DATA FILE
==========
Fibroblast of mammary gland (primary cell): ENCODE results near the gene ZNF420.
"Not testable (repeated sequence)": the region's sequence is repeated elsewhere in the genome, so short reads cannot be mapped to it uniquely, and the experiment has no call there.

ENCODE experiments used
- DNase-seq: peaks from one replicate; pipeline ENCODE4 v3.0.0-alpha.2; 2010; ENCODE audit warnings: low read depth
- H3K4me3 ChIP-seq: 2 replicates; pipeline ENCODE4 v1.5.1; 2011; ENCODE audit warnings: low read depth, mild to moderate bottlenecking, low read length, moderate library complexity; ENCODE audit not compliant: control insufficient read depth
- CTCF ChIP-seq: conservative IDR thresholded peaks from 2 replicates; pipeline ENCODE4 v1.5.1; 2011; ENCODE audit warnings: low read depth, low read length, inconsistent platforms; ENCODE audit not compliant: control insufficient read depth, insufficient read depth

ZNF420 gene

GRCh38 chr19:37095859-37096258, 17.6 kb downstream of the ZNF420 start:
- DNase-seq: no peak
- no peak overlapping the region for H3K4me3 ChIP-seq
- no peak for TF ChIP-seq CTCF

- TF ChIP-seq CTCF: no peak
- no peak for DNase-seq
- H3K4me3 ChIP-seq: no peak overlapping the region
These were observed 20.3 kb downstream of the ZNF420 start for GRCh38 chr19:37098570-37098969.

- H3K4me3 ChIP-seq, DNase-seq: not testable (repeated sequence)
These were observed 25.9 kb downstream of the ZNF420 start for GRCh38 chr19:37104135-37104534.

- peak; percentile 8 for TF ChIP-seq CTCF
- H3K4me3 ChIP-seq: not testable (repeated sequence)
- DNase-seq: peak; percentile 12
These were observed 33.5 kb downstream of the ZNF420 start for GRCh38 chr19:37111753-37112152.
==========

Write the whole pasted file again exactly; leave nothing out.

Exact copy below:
Fibroblast of mammary gland (primary cell): ENCODE results near the gene ZNF420.
"Not testable (repeated sequence)": the region's sequence is repeated elsewhere in the genome, so short reads cannot be mapped to it uniquely, and the experiment has no call there.

ENCODE experiments used
- DNase-seq: peaks from one replicate; pipeline ENCODE4 v3.0.0-alpha.2; 2010; ENCODE audit warnings: low read depth
- H3K4me3 ChIP-seq: 2 replicates; pipeline ENCODE4 v1.5.1; 2011; ENCODE audit warnings: low read depth, mild to moderate bottlenecking, low read length, moderate library complexity; ENCODE audit not compliant: control insufficient read depth
- CTCF ChIP-seq: conservative IDR thresholded peaks from 2 replicates; pipeline ENCODE4 v1.5.1; 2011; ENCODE audit warnings: low read depth, low read length, inconsistent platforms; ENCODE audit not compliant: control insufficient read depth, insufficient read depth

ZNF420 gene

GRCh38 chr19:37095859-37096258, 17.6 kb downstream of the ZNF420 start:
- DNase-seq: no peak
- no peak overlapping the region for H3K4me3 ChIP-seq
- no peak for TF ChIP-seq CTCF

- TF ChIP-seq CTCF: no peak
- no peak for DNase-seq
- H3K4me3 ChIP-seq: no peak overlapping the region
These were observed 20.3 kb downstream of the ZNF420 start for GRCh38 chr19:37098570-37098969.

- H3K4me3 ChIP-seq, DNase-seq: not testable (repeated sequence)
These were observed 25.9 kb downstream of the ZNF420 start for GRCh38 chr19:37104135-37104534.

- peak; percentile 8 for TF ChIP-seq CTCF
- H3K4me3 ChIP-seq: not testable (repeated sequence)
- DNase-seq: peak; percentile 12
These were observed 33.5 kb downstream of the ZNF420 start for GRCh38 chr19:37111753-37112152.